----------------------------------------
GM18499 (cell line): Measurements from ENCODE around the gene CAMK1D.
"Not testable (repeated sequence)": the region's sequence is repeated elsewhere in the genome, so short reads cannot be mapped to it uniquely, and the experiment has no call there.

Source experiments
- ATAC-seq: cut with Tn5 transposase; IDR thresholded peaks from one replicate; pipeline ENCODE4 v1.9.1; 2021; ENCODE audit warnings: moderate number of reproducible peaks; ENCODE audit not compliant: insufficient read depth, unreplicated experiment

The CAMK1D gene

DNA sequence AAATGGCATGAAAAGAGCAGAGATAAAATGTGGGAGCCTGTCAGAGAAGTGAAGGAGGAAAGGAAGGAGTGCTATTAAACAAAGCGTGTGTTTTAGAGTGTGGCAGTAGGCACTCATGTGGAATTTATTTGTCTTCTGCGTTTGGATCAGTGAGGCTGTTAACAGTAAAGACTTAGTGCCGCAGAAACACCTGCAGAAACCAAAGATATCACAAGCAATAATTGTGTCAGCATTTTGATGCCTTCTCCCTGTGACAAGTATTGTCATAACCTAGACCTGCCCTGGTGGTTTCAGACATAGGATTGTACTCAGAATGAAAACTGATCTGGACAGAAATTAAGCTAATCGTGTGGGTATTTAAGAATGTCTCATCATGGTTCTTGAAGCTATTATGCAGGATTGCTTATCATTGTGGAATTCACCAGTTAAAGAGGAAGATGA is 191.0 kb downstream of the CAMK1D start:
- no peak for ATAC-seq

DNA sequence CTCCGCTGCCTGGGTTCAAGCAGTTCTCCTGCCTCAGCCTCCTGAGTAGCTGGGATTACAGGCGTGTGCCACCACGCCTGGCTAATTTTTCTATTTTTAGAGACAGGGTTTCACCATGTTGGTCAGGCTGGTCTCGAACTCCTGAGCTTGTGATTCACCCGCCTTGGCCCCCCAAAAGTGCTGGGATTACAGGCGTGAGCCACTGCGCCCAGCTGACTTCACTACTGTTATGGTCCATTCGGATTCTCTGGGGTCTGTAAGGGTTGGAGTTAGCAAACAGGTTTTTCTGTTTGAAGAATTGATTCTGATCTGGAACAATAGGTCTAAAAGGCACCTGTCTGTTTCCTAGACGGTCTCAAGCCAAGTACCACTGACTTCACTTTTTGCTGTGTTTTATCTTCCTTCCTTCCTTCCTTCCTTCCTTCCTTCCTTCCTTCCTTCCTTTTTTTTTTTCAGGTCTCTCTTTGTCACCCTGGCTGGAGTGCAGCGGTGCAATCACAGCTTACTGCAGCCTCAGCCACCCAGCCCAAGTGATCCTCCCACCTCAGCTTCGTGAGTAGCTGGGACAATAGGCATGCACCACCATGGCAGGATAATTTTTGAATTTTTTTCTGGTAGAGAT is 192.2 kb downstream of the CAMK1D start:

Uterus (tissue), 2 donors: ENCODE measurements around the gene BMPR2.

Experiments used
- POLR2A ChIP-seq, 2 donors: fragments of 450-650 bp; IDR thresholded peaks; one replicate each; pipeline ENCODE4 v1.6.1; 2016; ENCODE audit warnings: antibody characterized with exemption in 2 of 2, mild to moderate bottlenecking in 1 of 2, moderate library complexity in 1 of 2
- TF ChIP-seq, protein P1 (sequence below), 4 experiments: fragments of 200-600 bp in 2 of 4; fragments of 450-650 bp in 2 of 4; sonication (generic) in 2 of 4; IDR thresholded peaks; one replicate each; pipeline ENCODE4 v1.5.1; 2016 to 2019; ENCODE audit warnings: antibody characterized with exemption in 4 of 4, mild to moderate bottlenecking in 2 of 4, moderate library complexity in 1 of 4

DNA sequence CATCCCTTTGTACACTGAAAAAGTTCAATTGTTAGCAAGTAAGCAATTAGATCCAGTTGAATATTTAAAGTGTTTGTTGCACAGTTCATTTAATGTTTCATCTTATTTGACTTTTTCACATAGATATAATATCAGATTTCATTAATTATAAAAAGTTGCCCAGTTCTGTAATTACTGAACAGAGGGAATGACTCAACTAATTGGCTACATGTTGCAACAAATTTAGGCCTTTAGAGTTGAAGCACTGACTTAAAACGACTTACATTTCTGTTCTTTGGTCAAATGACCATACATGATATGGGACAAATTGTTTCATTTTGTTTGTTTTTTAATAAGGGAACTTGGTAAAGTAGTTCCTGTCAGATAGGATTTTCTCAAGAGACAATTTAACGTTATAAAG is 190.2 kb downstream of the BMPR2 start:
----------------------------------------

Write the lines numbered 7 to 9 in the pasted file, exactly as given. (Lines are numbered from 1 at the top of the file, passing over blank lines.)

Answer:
- no peak for ATAC-seq

DNA sequence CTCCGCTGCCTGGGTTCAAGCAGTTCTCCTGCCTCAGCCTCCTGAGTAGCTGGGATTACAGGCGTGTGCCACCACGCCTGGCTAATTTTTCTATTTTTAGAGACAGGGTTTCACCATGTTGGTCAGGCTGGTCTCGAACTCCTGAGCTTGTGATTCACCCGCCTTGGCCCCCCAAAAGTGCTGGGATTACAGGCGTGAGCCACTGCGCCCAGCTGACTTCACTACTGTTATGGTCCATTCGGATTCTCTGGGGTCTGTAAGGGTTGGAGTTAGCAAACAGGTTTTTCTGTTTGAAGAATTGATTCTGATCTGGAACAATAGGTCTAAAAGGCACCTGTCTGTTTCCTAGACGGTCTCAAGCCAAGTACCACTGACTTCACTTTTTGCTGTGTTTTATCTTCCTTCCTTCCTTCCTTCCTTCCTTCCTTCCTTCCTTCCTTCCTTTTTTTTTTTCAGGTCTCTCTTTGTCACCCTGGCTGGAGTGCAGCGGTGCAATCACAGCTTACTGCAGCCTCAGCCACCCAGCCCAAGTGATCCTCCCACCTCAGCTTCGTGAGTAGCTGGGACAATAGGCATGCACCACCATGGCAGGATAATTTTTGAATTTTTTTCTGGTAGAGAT is 192.2 kb downstream of the CAMK1D start:

Uterus (tissue), 2 donors: ENCODE measurements around the gene BMPR2.